P B Shelley is the Devil Incarnate
The younger Romantic poets and their households led famously peripatetic lives, racketing round Europe shedding boxes, letters and even children en route. Mary Shelley lost a trunk containing all her juvenilia on one trip; it may yet turn up in some inefficient continental lost luggage office. The story behind the discovery of a previously unknown children's story by Mary Shelley is reminiscent of Henry James's The Aspern Papers, a novella inspired by the scramble for the aged Claire Clairmont's last relics of P B Shelley.
Claire Tomalin outlines the story brilliantly, setting Mary Shelley's unpretentious tale in its fascinating context. It was written in 1820 for the 11-year-old daughter of friends of the Shelleys in Pisa. Lady Mountcashell had once been the pupil of pioneer feminist Mary Wollstonecraft, Mary Shelley's mother. Exiled and in disgrace, having split from her husband the Earl, and with two illegitimate daughters, Laurette and Nerina, Margaret Mountcashell could sympathise with the scandal-dogged atheist poet and his wife.
Laurette, the elder daughter, kept the handwritten story, divided into three sections like a three-volume novel of the day ("a playful touch, intended to please a bookish child", comments Tomalin). It turned up last November, alongside such treasures as first editions of Adonais and Epipsychidion, in the library of the Casa Cini, the ancient palazzo still partially occupied by Margaret Mountcashell's descendants. Amazingly, Laurette's second husband lived on until 1914, and is fondly remembered by the family. The world of the Shelleys suddenly seems very close.
And what of the story? "It is a small work, but touched with the same spirit as the greater ones it stands among," says Tomalin. A fine example of Romantic sentimentality, and elaborately constructed for its brevity, it tells the story of Henry/Maurice, a foundling whose parentage is finally revealed after much misery and loss. It ends happily, yet Tomalin is right to highlight its sadness and ambiguity, and to link it to the Shelleys' unhappy legacy of "lost" and dying children.
There was Allegra, Claire Clairmont's child by Byron, shut up in a convent despite Claire's frantic protests (she was soon to die there, aged five). There was William Shelley, dead of a fever in 1819 in Rome aged three; and toddler Clara who died in Venice in 1818 (Tomalin is gentle about blame, but some critics have lambasted Shelley for dragging his family round Italy at the behest of Lord Byron). And there was - still is - the mystery of the foundling child Elena, registered in Naples as being the child of "Bercy Schelly" and "Maria Gebuin" (Mary's maiden name was Godwin). Mary was definitely not pregnant at that time, so who was the mother? Elena died on 9 June 1820, aged 15 months; Maurice was probably written that August.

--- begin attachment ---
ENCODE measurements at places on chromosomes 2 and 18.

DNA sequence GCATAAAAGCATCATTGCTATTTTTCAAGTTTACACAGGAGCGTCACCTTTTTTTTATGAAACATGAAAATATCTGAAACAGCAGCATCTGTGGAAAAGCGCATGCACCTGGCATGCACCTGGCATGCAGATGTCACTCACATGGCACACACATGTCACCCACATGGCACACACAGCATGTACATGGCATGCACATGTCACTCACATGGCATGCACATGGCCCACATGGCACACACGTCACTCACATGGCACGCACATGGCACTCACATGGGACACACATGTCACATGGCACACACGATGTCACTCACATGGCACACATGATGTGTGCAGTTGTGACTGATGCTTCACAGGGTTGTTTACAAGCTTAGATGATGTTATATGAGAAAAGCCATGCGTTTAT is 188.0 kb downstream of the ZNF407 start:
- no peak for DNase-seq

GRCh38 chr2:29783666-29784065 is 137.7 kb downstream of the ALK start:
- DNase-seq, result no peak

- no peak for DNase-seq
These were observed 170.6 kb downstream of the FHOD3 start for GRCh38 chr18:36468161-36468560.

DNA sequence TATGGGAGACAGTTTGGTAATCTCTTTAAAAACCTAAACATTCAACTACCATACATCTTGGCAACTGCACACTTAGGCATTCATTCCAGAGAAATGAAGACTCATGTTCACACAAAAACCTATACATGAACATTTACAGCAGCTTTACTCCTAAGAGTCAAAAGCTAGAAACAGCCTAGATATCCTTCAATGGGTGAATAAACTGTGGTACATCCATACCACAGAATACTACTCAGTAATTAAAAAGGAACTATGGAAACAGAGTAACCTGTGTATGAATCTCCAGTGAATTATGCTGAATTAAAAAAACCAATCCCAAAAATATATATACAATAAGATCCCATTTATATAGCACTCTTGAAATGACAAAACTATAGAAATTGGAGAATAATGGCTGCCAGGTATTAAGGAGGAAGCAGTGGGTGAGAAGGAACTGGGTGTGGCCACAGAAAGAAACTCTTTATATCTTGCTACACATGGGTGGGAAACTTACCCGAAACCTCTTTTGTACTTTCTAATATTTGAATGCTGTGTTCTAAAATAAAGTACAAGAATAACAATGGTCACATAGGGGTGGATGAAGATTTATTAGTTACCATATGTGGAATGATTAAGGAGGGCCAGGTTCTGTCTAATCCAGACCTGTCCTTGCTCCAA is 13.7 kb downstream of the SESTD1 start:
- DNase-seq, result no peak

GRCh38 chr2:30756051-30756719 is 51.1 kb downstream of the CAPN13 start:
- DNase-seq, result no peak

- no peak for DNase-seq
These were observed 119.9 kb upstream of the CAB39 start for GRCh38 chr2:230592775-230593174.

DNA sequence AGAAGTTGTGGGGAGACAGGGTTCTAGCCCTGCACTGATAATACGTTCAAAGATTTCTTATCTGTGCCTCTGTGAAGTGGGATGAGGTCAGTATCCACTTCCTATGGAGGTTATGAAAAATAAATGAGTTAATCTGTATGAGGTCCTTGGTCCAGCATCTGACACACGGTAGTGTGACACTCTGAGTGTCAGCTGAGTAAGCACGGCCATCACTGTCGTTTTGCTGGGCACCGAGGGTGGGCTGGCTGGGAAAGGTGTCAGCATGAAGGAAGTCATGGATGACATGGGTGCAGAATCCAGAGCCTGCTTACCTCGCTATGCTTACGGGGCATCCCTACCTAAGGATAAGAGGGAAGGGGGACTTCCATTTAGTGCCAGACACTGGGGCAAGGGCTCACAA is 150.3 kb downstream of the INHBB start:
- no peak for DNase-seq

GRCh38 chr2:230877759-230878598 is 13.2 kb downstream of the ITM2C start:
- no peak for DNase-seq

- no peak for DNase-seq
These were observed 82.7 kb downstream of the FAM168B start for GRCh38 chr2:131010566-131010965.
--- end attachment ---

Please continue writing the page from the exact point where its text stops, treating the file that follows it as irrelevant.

It is printed here twice: in one form copy-edited, the other retaining Mary Shelley's original spellings and line-endings. The latter is to be preferred for its wayward charm: "semicercle" and "shud" for "should". There is also a humorous poem written by Margaret Mountcashell, "Twelve Cogent Reasons for Supposing P B Sh- ll-y to be the D-v-l Inc-rn-t-", citing his charity, learning and tolerance as proof of devilish propensities.
The real villain here is Byron, whose callous behaviour to Allegra and Claire is impossible to excuse. "I will read no more of his poetry," wrote Lady Mountcashell in disgust. It is sad to note that Tomalin seems also to have become disenchanted with Shelley himself. "I have seen Mary Shelley emerge slowly from the overshadowing reputation of her poet husband to take her place as one of the key figures of the Romantic movement," she comments with approval. It would be a sad victory for political correctness if the easy-to-read gothic novelist and put-upon wife were to overtake the glorious lyric poet in fame. After all, he wrote "To a Skylark" that summer.
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Academic year 2008/2009
© a.r.e.a./Dr.Vicente Forés López
© Lorena Levy Ballester